8. Hello everyone, I was following this article: https://mattdesl.svbtle.com/drawing-lines-is-hard#screenspace-projected-lines_2 And I'm trying to understand how the algorithm works. I'm currently testing it in Unity3D to first get a grasp of it and later port it to webgl. What I'm having problems with is the space in which the calculations take place. First the author calculates the position in NDC and takes into account the aspect ratio of the screen. Later, he calculates a displacement vector which he calls offset, and adds that to the position that is still in projective space, with the offset having a W value of 1. What's going on here? why can you add a vector in NDC to the resulting position of the projection? what's the relation there?. Also, what is that value of 1 in W doing? shouldn't it be 0 ? Supposedly this algorithm makes the thickness of the line independent of the depth, but I'm failing to see why. Any help is appreciated. Thanks
  9. Hi there everyone! I'm trying to implement SPH using CPU single core. I'm having troubles in making it stable. I'd like some help in order to understand what is wrong and how could I fix it. Please, take a look at the following videos: Water inside sphere using Kelager's parameters Water inside big box Water inside thinner box I've already tried using XSPH, the hash method to find the neighbors (now I'm using the regular grid, because the hash method didn't work for me) and two different ways of calculating the pressure force. I'm using mostly the following articles: Particle-Based Fluid Simulation for Interactive Applications, Matthias Müller, David Charypar and Markus Gross Lagrangian Fluid Dynamics Using Smoothed Particle Hydrodynamics, Micky Kelager Smoothed Particle Hydrodynamics Real-Time Fluid Simulation Approach, David Staubach Fluid Simulation using Smoothed Particle Hydrodynamics, Burak Ertekin 3D Langrangian Fluid Solver using SPH approximations, Chris Priscott Any ideas? Thanks!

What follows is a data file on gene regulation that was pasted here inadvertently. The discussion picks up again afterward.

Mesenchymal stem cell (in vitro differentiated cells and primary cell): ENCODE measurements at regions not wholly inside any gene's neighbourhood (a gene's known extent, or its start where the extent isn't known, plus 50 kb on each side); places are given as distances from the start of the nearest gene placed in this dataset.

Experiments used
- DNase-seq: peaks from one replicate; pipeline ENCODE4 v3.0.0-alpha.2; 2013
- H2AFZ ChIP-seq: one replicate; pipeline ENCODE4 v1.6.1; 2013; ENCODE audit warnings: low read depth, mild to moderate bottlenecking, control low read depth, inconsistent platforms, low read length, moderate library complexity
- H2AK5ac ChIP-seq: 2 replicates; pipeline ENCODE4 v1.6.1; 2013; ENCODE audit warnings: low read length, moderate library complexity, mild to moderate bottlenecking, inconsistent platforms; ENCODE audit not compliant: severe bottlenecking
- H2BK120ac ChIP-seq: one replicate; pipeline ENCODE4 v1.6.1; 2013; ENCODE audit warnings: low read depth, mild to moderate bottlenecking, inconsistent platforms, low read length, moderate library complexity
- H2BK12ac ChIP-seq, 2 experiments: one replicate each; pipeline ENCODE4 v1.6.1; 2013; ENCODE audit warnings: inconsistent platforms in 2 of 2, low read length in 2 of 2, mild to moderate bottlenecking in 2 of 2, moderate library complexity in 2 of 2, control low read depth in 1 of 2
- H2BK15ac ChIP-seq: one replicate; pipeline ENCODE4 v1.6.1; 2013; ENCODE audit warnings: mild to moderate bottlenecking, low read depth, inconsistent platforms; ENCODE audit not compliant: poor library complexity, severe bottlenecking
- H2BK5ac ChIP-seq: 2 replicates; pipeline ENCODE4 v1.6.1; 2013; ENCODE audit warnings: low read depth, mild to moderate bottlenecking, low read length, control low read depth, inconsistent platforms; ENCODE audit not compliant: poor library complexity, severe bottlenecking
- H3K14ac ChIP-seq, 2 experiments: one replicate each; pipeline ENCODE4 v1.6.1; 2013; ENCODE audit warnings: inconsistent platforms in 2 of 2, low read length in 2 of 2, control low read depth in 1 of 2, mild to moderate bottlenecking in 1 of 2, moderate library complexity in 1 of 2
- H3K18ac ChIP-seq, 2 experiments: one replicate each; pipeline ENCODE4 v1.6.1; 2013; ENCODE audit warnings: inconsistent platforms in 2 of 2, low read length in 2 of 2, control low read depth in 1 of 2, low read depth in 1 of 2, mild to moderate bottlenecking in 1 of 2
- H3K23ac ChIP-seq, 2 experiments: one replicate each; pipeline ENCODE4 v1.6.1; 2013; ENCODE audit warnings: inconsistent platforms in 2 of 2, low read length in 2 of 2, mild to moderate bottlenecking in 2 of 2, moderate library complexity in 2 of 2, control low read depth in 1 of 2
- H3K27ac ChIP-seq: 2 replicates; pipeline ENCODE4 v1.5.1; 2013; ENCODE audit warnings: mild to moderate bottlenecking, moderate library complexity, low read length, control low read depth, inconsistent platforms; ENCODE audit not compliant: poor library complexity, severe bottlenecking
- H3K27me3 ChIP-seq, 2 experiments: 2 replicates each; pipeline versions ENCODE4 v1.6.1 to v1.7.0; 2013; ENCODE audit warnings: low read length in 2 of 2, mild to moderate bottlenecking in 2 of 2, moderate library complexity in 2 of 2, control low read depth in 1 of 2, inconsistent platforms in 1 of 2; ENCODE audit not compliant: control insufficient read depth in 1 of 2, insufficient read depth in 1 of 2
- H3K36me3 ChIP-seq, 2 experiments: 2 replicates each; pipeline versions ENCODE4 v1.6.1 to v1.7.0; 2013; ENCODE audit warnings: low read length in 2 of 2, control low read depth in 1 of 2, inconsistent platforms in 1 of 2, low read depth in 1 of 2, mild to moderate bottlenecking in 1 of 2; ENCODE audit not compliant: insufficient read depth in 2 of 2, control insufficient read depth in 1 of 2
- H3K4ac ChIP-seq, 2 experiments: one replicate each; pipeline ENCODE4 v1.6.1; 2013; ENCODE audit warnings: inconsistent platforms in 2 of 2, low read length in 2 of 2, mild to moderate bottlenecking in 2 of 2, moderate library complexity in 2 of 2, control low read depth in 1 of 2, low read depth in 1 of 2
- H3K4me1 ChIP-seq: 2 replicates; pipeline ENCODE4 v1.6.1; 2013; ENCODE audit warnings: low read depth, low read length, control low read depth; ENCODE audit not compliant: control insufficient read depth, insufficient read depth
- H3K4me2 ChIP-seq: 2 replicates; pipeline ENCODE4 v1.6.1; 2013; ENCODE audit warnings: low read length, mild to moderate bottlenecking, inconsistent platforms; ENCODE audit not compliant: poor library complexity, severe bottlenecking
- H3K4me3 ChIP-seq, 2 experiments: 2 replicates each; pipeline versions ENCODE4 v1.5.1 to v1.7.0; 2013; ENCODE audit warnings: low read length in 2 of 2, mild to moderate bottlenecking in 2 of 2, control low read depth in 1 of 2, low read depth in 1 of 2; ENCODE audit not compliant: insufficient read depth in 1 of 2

10. LF> Contributions

    Hello, I'm Lollipop. I have hobby project it is in very beginning phases. I'm looking for people to come in see my ideas and add input, nicely and respectfully poke holes in everything and even contribute if they desire. It's all concept, ideas, some story line, concept features, some characters. It is original creative fantasy with hopes of being open world, mmo-rpg. Thank you and be kind
  11. I am in my 3rd year of Game Art Design at NUA(norwich) and have become very interested in mechanics design, e.g. how to moderate game flow, gameplay loops and how individual mechanics work in tandem with each other. However I feel like this a very niche job and I was wondering what would be the best way of breaking into the industry with this kind of work in mind.
  12. Hi Guys, I've been working on a new Vulcan based engine, and doing skinned animation support for the first time. I've got everything setup and seemingly working so that I can do a basic import of an FBX model I downloaded from SketchFab, and play its idle animation seemingly correctly, which was very exciting to see. However, I'm guessing I'm missing some rule of model import processing, whereas my 'default pose' for the model comes in oriented so that the character is standing with Y-Axis up, but as soon as I launch him into his idle animation he switches to Z-Axis up. I've seen some mention of applying the inverse bind pose matrix to the joint itself on import, and thought that might be part of my issue, but otherwise can't think of what would be causing this? Thanks!